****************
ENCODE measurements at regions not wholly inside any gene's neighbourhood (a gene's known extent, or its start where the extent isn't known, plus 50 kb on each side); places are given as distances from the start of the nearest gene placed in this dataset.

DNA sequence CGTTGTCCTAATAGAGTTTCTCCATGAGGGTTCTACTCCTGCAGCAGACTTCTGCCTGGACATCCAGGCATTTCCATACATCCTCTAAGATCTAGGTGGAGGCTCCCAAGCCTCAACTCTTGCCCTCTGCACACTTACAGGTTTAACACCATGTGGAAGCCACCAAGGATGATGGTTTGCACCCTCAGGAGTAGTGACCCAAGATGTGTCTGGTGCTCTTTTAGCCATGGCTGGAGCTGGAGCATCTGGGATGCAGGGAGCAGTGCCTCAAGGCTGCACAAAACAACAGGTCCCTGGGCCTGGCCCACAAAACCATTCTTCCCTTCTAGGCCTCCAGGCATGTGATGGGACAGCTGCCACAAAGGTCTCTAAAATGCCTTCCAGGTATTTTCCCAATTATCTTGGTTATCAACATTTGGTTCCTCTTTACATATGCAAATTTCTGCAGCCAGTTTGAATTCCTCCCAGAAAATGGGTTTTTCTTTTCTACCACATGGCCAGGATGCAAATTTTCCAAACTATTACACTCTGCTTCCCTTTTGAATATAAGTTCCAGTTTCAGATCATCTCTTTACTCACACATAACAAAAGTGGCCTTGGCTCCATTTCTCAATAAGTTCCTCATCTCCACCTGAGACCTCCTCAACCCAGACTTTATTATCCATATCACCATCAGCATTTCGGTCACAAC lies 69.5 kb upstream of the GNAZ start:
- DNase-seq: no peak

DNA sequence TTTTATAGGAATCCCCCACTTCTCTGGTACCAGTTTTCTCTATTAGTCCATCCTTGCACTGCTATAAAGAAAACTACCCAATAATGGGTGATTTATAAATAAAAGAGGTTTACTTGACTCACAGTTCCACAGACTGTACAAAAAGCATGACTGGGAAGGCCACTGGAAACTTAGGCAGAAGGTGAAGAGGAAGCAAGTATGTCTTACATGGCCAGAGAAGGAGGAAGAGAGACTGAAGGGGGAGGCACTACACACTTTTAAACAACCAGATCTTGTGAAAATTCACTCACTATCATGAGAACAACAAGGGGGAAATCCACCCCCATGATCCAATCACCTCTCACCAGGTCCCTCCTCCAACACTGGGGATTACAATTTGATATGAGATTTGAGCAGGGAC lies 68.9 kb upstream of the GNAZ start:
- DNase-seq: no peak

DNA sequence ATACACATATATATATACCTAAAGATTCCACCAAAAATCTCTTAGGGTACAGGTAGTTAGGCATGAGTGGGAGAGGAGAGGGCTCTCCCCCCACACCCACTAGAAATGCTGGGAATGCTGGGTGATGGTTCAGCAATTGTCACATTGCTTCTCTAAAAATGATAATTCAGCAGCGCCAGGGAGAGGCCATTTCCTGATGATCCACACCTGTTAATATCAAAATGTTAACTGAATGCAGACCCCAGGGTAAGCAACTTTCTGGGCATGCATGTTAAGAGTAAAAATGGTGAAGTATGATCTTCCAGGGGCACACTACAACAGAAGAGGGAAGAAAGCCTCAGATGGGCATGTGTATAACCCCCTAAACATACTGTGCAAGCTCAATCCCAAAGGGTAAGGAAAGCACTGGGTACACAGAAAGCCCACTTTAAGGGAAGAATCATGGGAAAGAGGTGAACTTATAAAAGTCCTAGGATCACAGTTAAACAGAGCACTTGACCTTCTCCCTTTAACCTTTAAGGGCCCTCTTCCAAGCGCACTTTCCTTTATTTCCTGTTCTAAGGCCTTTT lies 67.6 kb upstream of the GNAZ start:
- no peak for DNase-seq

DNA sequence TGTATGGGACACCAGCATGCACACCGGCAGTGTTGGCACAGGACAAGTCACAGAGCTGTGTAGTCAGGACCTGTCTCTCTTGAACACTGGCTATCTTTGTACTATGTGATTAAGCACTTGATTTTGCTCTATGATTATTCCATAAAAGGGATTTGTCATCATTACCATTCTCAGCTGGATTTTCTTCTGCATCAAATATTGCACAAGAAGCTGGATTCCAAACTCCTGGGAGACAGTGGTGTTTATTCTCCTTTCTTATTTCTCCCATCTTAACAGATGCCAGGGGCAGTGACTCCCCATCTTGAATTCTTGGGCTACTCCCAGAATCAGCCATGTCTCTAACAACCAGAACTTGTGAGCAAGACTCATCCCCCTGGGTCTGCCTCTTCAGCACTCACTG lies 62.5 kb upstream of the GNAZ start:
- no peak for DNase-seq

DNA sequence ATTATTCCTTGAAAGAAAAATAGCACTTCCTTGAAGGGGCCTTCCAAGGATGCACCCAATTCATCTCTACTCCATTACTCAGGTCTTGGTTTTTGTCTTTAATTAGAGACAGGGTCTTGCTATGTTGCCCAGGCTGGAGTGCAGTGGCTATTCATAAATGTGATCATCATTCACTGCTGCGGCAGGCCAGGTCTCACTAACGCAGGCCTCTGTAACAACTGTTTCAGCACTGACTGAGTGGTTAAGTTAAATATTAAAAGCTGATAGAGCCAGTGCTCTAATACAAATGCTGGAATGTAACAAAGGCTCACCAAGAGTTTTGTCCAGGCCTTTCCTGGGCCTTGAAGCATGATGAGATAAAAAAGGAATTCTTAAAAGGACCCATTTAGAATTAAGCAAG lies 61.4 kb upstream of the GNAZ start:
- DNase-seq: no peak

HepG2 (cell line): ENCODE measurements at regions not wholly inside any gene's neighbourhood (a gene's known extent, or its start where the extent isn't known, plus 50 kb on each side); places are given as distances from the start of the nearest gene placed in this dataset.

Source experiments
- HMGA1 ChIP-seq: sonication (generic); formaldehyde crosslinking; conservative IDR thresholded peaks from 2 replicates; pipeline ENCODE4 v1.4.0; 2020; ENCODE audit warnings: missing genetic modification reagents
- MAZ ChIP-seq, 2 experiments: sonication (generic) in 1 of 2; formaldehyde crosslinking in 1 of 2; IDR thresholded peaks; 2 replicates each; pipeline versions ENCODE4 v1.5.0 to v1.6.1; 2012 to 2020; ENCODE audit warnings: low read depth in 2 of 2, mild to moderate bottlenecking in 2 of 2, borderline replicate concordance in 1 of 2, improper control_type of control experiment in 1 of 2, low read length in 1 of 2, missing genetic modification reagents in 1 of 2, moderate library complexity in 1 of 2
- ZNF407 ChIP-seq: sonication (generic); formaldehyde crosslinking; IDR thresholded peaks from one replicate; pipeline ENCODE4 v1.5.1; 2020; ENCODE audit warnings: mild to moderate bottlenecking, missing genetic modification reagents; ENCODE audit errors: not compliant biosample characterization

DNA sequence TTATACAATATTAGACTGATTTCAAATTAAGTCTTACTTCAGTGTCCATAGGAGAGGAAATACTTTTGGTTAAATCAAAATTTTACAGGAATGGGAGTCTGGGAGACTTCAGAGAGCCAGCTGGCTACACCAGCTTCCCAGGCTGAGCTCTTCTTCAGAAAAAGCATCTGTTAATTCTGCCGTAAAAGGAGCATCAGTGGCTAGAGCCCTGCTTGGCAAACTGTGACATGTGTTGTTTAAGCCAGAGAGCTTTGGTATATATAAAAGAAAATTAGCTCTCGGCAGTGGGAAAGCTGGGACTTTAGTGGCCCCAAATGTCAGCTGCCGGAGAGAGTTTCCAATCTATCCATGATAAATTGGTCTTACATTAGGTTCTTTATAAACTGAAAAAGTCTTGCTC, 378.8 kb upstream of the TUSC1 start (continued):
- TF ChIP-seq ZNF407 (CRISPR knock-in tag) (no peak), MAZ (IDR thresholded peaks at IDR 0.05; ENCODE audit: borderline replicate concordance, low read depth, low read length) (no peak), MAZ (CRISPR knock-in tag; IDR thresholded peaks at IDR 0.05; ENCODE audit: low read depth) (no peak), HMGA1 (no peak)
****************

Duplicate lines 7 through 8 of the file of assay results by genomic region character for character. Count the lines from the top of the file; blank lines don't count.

- no peak for DNase-seq

DNA sequence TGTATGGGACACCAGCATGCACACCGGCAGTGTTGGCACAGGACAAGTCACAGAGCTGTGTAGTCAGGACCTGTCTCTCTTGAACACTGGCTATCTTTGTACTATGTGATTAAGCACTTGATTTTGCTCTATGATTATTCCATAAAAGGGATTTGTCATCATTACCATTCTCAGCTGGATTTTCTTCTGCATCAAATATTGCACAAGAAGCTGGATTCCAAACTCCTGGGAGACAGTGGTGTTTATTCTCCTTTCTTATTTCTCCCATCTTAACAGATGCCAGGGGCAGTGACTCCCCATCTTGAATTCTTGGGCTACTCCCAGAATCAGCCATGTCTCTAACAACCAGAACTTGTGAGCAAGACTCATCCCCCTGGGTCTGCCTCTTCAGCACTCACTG lies 62.5 kb upstream of the GNAZ start: